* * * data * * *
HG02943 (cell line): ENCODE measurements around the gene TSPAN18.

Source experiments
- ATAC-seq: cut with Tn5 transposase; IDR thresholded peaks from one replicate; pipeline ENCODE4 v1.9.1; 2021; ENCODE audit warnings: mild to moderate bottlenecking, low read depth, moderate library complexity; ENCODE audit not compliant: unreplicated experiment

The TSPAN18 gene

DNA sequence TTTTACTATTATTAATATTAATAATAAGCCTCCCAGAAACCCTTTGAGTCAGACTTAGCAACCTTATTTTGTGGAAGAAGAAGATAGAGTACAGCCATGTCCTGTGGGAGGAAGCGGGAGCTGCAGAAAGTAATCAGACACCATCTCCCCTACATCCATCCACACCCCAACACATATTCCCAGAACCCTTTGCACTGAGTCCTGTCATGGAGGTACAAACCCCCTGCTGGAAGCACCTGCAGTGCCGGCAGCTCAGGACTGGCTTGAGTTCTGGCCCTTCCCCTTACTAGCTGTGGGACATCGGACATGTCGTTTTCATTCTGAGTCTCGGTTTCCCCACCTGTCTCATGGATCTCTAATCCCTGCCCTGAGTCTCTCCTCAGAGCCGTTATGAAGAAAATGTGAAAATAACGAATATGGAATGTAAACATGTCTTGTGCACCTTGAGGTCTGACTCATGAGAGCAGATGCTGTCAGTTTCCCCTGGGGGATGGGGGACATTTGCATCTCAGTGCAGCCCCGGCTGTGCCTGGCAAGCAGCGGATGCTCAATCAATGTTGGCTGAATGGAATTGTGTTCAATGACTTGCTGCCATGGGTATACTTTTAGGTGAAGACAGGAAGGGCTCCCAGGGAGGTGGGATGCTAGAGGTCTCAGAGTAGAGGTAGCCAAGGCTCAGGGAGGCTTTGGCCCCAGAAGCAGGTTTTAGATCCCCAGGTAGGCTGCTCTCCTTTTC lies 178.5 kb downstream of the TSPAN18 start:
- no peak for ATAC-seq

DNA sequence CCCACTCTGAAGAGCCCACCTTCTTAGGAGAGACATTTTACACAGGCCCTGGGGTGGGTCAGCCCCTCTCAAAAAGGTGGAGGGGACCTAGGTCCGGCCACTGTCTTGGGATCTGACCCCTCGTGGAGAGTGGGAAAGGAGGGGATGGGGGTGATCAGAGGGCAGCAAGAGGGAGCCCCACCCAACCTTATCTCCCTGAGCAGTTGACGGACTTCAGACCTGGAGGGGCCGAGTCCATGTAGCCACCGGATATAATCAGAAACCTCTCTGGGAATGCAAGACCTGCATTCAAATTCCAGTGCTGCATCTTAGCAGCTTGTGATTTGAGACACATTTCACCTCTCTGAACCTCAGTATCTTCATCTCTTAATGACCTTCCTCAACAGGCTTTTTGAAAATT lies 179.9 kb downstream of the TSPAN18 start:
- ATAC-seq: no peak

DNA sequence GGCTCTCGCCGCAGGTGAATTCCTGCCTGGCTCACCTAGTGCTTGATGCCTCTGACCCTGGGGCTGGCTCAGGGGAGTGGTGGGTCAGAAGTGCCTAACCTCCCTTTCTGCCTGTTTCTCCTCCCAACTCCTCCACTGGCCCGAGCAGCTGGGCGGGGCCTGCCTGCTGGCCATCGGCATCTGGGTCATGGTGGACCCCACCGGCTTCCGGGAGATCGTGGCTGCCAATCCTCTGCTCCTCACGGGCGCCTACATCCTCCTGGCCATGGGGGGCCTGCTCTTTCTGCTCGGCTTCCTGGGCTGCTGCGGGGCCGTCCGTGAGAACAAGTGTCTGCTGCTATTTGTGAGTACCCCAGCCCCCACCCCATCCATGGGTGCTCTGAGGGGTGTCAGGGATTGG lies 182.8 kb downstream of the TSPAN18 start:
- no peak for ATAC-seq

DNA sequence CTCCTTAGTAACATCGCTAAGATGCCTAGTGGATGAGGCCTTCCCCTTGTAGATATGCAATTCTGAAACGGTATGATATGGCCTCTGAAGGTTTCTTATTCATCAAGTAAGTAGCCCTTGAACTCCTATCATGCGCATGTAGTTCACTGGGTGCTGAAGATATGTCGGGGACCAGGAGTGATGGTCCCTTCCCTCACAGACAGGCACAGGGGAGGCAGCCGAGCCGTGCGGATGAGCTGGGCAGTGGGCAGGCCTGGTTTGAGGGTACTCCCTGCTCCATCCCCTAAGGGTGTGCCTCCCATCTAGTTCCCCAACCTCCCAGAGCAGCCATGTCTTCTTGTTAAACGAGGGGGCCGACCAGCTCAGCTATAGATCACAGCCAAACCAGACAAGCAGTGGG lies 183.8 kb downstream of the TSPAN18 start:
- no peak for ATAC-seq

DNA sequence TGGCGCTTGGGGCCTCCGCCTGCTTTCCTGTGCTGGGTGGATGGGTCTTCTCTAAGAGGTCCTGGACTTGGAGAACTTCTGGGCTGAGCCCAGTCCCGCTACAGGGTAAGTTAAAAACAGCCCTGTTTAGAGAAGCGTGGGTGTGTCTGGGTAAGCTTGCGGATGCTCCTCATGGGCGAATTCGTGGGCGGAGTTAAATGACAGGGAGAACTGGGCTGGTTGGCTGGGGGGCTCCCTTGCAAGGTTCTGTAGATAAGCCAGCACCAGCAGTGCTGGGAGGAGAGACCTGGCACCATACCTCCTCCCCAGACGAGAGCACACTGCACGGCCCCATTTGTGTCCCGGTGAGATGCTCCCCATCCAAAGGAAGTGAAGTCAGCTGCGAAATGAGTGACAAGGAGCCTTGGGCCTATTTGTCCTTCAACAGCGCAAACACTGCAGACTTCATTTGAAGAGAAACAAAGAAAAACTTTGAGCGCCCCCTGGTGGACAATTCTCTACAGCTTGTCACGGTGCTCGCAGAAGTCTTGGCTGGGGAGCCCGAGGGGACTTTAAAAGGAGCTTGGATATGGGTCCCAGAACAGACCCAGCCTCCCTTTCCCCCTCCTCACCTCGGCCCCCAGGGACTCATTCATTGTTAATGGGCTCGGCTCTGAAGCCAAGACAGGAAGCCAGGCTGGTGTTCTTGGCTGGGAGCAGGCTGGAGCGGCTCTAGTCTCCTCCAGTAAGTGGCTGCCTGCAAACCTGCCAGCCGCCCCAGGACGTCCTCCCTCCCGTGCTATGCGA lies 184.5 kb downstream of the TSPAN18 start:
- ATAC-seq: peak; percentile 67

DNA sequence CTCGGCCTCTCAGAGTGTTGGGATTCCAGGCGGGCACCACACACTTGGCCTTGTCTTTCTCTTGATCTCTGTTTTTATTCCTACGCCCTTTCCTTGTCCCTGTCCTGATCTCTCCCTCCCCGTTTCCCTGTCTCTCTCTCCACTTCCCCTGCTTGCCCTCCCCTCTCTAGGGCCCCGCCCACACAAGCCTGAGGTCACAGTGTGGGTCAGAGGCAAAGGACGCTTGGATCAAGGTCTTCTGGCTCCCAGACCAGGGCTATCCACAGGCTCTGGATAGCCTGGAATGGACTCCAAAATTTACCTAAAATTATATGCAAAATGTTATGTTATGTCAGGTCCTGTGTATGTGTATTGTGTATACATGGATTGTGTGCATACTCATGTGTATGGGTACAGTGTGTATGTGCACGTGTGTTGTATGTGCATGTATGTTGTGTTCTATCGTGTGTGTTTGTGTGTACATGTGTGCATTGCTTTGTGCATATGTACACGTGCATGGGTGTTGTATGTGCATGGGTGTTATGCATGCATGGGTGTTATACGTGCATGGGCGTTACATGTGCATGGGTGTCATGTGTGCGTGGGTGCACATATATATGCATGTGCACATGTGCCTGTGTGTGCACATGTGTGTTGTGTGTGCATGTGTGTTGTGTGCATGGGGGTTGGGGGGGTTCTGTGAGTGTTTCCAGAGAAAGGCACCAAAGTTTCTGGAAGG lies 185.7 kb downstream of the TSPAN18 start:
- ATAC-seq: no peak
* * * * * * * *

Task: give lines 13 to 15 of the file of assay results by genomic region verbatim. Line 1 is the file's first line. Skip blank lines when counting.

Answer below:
DNA sequence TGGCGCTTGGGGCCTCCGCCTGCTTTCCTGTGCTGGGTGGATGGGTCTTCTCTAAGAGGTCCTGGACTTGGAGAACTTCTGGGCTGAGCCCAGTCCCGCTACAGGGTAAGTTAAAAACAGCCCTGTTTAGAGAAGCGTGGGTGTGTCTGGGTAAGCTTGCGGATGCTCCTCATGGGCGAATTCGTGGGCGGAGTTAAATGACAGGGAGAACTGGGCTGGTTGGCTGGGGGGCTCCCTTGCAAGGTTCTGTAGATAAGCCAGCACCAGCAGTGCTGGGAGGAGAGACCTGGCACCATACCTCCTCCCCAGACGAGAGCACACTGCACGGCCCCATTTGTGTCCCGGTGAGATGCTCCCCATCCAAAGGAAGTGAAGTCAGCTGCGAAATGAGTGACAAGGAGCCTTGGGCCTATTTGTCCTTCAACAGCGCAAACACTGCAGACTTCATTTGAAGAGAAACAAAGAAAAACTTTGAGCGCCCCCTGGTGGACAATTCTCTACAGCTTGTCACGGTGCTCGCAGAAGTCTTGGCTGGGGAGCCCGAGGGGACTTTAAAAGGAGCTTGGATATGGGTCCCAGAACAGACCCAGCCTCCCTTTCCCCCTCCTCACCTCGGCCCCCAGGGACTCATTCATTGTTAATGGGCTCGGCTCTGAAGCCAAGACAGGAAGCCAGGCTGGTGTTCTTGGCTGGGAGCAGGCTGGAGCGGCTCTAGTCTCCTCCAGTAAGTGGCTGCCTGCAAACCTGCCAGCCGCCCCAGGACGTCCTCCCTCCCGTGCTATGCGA lies 184.5 kb downstream of the TSPAN18 start:
- ATAC-seq: peak; percentile 67

DNA sequence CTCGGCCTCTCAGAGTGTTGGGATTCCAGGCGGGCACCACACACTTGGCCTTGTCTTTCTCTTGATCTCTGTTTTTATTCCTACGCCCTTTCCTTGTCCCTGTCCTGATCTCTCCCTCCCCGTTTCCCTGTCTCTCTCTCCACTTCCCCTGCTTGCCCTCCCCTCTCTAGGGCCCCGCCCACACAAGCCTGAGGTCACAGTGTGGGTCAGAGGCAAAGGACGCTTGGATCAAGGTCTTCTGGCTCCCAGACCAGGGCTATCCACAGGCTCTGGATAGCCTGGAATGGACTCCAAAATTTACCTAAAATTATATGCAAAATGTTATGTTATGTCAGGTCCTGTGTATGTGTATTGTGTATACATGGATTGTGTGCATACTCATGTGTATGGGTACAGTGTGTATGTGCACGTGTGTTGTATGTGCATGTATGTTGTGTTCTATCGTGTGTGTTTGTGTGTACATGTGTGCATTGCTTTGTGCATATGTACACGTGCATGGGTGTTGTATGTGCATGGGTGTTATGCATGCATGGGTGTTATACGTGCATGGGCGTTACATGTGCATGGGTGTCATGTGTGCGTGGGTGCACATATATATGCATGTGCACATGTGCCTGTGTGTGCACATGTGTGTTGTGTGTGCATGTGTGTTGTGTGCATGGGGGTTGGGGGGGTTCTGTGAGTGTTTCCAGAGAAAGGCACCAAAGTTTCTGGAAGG lies 185.7 kb downstream of the TSPAN18 start: